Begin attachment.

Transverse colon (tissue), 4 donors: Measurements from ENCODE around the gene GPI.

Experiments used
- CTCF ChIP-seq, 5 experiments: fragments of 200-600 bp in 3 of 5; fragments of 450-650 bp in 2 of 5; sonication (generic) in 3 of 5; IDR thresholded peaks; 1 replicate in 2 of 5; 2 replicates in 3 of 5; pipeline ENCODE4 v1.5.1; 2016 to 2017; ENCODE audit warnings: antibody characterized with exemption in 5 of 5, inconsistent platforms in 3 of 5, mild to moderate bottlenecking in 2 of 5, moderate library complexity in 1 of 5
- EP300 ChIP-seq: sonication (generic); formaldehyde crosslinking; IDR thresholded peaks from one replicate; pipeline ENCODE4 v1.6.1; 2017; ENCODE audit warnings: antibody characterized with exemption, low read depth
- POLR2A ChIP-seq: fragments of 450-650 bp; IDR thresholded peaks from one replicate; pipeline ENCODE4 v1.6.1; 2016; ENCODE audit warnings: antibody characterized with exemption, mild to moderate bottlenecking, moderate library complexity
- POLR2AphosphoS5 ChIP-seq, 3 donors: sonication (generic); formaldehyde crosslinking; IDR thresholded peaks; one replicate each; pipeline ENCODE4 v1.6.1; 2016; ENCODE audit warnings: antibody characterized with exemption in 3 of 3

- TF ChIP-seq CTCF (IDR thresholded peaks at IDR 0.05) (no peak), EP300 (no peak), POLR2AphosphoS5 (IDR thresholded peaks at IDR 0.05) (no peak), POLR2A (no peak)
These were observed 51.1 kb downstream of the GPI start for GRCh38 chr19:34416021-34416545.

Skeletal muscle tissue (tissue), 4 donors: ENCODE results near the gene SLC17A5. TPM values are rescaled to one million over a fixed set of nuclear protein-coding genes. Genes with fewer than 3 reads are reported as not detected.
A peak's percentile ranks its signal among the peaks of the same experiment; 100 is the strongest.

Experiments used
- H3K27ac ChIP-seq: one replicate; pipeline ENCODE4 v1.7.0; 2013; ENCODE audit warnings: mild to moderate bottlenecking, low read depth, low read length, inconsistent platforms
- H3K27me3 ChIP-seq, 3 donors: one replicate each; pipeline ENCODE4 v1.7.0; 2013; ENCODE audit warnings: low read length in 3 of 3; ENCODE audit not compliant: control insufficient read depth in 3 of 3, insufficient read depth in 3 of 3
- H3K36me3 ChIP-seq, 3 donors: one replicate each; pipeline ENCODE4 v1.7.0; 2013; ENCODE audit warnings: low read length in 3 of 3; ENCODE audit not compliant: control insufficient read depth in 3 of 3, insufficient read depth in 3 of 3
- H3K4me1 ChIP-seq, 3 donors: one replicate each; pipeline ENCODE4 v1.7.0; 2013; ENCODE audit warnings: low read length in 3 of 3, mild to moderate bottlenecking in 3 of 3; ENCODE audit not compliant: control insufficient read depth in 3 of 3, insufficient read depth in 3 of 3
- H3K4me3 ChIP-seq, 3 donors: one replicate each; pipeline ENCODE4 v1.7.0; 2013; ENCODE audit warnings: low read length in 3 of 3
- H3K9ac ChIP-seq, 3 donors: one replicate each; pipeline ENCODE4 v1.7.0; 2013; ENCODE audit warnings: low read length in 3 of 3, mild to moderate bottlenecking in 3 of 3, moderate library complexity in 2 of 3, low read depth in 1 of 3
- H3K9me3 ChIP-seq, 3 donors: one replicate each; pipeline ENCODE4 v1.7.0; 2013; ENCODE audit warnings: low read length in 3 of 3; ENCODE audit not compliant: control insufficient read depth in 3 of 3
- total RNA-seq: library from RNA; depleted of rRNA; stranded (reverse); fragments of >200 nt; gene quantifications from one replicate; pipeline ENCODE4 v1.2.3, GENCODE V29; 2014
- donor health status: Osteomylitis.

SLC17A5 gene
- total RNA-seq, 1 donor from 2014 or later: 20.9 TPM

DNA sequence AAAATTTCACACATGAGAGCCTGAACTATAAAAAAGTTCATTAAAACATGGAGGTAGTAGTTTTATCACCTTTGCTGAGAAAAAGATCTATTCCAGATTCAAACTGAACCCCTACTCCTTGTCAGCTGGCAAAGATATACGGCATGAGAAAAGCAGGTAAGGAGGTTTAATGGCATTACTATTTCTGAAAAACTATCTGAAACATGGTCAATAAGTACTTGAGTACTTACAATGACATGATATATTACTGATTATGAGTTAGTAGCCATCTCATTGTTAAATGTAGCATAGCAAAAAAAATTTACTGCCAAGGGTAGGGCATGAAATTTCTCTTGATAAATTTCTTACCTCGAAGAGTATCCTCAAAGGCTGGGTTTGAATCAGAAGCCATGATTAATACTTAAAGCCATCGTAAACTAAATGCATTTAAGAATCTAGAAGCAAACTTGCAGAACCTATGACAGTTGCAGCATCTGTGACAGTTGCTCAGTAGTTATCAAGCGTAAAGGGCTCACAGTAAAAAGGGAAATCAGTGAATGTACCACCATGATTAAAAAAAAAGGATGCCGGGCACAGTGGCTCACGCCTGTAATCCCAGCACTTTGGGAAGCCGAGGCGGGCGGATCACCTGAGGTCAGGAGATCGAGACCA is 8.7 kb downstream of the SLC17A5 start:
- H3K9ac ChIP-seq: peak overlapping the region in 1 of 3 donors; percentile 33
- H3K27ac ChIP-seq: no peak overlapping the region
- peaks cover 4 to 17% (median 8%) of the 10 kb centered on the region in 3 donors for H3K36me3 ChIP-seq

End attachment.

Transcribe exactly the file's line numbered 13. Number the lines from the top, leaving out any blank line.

- H3K27me3 ChIP-seq, 3 donors: one replicate each; pipeline ENCODE4 v1.7.0; 2013; ENCODE audit warnings: low read length in 3 of 3; ENCODE audit not compliant: control insufficient read depth in 3 of 3, insufficient read depth in 3 of 3